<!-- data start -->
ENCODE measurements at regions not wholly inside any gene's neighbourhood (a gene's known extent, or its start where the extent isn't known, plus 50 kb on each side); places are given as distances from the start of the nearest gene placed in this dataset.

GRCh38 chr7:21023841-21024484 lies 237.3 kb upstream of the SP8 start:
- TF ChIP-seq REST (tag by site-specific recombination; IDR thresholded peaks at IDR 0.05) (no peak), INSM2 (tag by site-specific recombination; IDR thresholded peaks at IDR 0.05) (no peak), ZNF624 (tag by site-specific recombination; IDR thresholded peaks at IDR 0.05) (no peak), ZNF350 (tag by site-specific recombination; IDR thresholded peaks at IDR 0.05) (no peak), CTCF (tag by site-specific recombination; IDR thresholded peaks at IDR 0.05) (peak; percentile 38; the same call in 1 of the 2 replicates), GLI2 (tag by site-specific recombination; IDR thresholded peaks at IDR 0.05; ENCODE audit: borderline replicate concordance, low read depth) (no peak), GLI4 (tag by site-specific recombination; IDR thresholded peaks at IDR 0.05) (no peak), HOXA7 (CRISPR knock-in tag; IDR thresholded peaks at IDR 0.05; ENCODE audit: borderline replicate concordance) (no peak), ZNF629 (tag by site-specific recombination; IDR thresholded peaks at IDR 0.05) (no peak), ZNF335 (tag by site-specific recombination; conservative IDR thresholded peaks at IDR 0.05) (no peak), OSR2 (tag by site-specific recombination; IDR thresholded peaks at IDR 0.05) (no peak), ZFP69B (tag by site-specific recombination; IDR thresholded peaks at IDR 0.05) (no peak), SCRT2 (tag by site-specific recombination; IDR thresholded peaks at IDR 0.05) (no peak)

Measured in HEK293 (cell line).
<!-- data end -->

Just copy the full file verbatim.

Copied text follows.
ENCODE measurements at regions not wholly inside any gene's neighbourhood (a gene's known extent, or its start where the extent isn't known, plus 50 kb on each side); places are given as distances from the start of the nearest gene placed in this dataset.

GRCh38 chr7:21023841-21024484 lies 237.3 kb upstream of the SP8 start:
- TF ChIP-seq REST (tag by site-specific recombination; IDR thresholded peaks at IDR 0.05) (no peak), INSM2 (tag by site-specific recombination; IDR thresholded peaks at IDR 0.05) (no peak), ZNF624 (tag by site-specific recombination; IDR thresholded peaks at IDR 0.05) (no peak), ZNF350 (tag by site-specific recombination; IDR thresholded peaks at IDR 0.05) (no peak), CTCF (tag by site-specific recombination; IDR thresholded peaks at IDR 0.05) (peak; percentile 38; the same call in 1 of the 2 replicates), GLI2 (tag by site-specific recombination; IDR thresholded peaks at IDR 0.05; ENCODE audit: borderline replicate concordance, low read depth) (no peak), GLI4 (tag by site-specific recombination; IDR thresholded peaks at IDR 0.05) (no peak), HOXA7 (CRISPR knock-in tag; IDR thresholded peaks at IDR 0.05; ENCODE audit: borderline replicate concordance) (no peak), ZNF629 (tag by site-specific recombination; IDR thresholded peaks at IDR 0.05) (no peak), ZNF335 (tag by site-specific recombination; conservative IDR thresholded peaks at IDR 0.05) (no peak), OSR2 (tag by site-specific recombination; IDR thresholded peaks at IDR 0.05) (no peak), ZFP69B (tag by site-specific recombination; IDR thresholded peaks at IDR 0.05) (no peak), SCRT2 (tag by site-specific recombination; IDR thresholded peaks at IDR 0.05) (no peak)

Measured in HEK293 (cell line).